The Very First Easter Was Today In 31 AD, According To Dionysius Exiguus

Almost every culture celebrates the arrival of flowers, children, and everything that comes with spring. Pagans celebrate a time of renewal, Judaists celebrate history and hope symbolizing the Exodus from Egypt during Passover, and Christians celebrate the resurrection of Jesus with magical rabbits, chocolate eggs, and lots of candy. what's up with that?

Where did Easter come from?

Theoretically, the first Easter took place in AD 31, although Bible scholars will forever debate when the resurrection took place. Whatever the case, most of the festivities, including their time, have their roots in the pagan celebration of Istre, honoring the goddess of the same name, though Christians put a distinctly puritanical spin on things. The Istre festival, which took place on the vernal equinox, traditionally included wine, orgy, and other fertility festivities that took place for those ancient pagan pagans to get their whims.

When was Easter fixed?

Calculating the date of Easter is not as easy as planting a flag on December 25 or October 31. The holiday, somewhat complicatedly, comes after the first full moon of the spring equinox, or Pascal's full moon. This formula was created by the Council of Nicaea, which determined that almost every Easter between 1600 and 2900 would fall on a Sunday between March 22 and April 25. The whole thing was overseen by the monk Dionysius Exigus, who also dated the birth of Christ as December. 25.

Before computers and calendars, Dionysius calculated the dates of 95 Easters in the future between 532 and 626 using the Metonic 19-year lunar cycle. Through a combination of Metonic and Kryllian tables, he created a set of rules that determined the correct days to hold Easter celebrations, handing the final and much-needed consensus on one of the most important feasts of the church calendar. .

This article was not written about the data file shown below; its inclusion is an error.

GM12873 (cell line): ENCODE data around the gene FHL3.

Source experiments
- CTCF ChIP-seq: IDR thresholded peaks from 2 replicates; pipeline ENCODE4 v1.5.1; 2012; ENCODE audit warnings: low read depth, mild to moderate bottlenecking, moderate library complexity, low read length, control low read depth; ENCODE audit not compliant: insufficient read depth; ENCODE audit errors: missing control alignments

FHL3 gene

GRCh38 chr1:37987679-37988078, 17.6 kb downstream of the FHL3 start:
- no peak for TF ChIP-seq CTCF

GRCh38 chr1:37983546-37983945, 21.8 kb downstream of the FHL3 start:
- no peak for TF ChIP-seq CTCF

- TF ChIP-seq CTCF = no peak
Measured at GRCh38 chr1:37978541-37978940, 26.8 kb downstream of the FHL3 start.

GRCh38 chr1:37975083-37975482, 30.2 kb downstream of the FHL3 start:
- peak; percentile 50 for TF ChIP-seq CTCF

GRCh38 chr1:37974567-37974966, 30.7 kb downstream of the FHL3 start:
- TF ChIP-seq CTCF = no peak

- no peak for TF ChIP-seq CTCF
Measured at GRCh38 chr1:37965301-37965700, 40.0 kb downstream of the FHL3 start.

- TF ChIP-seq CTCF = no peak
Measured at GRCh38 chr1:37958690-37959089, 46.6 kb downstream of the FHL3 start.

What about rabbits and stuff?

In about 1200 CE, Christians began to adopt pagan rituals, whereby Easter funers fasted during the feast before decorating eggs and eating them as a treat. They were still far from a chocolate egg left in a basket by a magic rabbit, but civilization was moving closer to the cadaverization of the holiday. They decided that the pagan fertility rite of rolling eggs was the perfect symbol of the boulder moving away from Jesus' tomb, and that's why the White House lawn is mowed every year.

Meanwhile, Osterheis, a giant anthropomorphic rabbit, was taken to the U.S. by Protestant German immigrants. was brought. The "Easter Hare" dates back to the 1600s, when German doctor Johannes Richier wrote a dissertation against eating too many eggs during the holiday. Regardless of the richier, Germans continued to cash in on festive eggs well into the 19th century, when they brought the tradition stateside.

We no longer snack on actual eggs very much during Easter, however, thanks to the miraculous invention of the chocolate Easter egg. Crafted in Germany in 1828 and perfected in France in 1842, these chocolate eggs were initially smooth ornaments of dark chocolate, but in 1875, Cadbury began rolling out different types of eggs in the UK in 1893 and making every First introduced its first version of Treat. After that Easter is a sweeter and ironically more sinful day.

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